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Here we explain some basic terms in connection with digital signature
With the help of the digital signature, a person can sign data and documents electronically. The handwritten signature is not available in digital form. Instead, the digital signature is a security method equivalent to the personal signature. Like a handwritten signature, the electronic signature is inseparably linked to the respective document. It can be viewed by any user but can only be changed by the signatory himself.
Encrypted hash values (checksums) are processed by means of cryptography. A possible change of the data can thus be detected immediately. This procedure guarantees the integrity of the data and makes the digital signature a secure procedure.
The algorithms used to calculate a hash ensure that small changes in the digital information lead to large changes in the hash. This also means that a recalculation is not possible in practice.
The most common algorithm for hash calculations is currently SHA256, which generates a hash with a fixed length of 256 bits.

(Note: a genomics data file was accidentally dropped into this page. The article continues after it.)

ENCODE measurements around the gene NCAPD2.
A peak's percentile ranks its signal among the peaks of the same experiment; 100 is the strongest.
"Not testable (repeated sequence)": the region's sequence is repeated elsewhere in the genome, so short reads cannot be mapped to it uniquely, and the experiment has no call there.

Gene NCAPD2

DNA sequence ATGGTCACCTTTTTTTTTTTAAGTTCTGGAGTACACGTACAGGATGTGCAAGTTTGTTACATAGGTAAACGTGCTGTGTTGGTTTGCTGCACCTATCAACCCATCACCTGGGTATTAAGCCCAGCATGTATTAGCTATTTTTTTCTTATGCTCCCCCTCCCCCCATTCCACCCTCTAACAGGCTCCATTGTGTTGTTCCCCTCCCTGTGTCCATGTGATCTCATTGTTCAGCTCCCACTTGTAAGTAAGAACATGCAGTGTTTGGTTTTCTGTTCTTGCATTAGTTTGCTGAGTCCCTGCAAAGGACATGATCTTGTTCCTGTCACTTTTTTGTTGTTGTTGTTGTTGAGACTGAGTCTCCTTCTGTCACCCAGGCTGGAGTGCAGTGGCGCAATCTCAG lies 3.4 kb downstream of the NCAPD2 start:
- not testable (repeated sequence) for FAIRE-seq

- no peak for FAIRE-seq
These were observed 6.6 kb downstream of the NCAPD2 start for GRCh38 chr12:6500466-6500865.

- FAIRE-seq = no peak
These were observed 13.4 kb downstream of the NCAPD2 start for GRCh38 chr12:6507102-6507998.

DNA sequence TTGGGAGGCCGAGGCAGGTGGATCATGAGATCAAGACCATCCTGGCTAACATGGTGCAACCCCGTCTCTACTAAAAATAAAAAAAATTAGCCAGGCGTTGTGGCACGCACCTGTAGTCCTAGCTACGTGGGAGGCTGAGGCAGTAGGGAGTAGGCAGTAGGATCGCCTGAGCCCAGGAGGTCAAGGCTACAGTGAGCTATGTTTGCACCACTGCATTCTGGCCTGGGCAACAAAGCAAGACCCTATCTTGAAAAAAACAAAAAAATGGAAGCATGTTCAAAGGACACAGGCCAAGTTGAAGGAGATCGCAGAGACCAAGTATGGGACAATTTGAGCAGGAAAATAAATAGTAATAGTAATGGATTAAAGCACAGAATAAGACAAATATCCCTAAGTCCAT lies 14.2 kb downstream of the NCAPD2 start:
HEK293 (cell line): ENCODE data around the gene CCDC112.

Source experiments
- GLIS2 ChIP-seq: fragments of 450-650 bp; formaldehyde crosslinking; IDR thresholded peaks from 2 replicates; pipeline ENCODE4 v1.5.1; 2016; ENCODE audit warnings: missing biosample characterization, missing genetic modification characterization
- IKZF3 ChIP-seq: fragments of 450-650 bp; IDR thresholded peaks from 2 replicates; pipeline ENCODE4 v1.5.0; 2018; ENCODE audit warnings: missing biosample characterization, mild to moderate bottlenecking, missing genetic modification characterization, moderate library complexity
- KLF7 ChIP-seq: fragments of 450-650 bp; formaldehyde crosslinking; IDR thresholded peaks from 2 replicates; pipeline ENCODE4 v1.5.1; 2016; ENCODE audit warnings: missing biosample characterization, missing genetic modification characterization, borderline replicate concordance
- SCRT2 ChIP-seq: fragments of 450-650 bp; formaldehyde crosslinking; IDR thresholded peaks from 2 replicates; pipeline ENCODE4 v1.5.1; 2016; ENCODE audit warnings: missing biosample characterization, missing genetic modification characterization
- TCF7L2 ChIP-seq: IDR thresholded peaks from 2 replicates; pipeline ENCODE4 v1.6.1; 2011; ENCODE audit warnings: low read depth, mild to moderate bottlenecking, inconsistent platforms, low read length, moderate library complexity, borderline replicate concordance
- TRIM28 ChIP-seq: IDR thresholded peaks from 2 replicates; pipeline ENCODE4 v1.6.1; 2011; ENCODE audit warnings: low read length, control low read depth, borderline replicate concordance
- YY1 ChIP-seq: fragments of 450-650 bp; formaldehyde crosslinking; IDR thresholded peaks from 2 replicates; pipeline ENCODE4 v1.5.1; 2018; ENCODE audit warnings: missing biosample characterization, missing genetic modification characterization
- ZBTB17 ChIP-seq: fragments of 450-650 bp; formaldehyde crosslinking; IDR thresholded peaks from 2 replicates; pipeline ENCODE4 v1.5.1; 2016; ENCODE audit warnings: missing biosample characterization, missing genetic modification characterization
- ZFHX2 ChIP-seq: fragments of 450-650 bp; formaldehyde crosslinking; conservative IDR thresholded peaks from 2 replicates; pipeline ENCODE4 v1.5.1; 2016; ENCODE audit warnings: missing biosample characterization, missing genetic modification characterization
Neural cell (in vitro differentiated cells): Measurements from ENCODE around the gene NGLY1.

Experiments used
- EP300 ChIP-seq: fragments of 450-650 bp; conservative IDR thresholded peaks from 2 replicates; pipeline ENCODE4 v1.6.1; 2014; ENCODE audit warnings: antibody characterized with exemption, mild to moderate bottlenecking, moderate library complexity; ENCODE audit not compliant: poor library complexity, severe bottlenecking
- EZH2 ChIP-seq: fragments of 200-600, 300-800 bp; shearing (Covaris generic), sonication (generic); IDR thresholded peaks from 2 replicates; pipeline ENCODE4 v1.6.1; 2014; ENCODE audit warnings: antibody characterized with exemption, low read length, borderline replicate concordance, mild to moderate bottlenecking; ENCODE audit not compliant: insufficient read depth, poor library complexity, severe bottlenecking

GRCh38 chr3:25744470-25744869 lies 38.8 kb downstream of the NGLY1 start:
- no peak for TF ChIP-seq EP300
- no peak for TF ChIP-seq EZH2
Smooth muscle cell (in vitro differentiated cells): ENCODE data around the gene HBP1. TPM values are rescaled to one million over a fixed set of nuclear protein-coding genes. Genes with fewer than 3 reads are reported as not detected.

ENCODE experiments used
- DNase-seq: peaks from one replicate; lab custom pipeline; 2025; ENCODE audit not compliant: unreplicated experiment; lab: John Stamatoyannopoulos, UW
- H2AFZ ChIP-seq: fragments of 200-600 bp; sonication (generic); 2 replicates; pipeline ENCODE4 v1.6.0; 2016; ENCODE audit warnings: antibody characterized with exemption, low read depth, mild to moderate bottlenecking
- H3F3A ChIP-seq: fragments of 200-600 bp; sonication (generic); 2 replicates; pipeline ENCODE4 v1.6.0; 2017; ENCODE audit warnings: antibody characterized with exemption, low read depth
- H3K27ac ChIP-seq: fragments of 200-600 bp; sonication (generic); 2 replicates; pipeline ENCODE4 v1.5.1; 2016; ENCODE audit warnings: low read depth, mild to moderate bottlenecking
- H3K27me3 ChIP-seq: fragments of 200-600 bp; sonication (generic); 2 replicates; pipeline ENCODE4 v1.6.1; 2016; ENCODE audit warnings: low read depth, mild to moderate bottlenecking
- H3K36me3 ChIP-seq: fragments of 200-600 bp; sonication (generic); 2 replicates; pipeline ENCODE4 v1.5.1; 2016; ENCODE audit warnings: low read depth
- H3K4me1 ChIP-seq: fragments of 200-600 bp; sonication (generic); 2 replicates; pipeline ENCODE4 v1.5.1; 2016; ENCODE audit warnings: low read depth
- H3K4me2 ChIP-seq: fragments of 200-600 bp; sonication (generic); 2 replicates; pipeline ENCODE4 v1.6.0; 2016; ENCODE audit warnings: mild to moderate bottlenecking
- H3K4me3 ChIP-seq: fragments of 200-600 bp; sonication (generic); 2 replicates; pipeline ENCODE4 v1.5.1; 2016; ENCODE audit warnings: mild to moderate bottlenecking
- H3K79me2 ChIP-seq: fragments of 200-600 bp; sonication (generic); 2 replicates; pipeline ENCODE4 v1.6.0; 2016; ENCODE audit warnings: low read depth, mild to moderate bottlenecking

The first key of such a pair is defined and designated as “private”. The second key is calculated from the first and is called “public”. Similar to hash values, it is not possible in practice to calculate back from the public to the private key.
The private key must be kept secret by the owner. Additional methods, such as procedures involving the entry of user name and password, can further strengthen the security of using this key.
In contrast, the public key is made known to the largest possible number of users. Access via the Internet makes the usability as simple and real-time as possible.
For this purpose, the digital information is encrypted with the freely accessible public key of the recipient. As is well known, decryption is not possible with the public key or with a key of another pair. Only the private key of the recipient can decrypt the digital information.
The disadvantage of this procedure is that the recipient cannot determine the identity of the sender.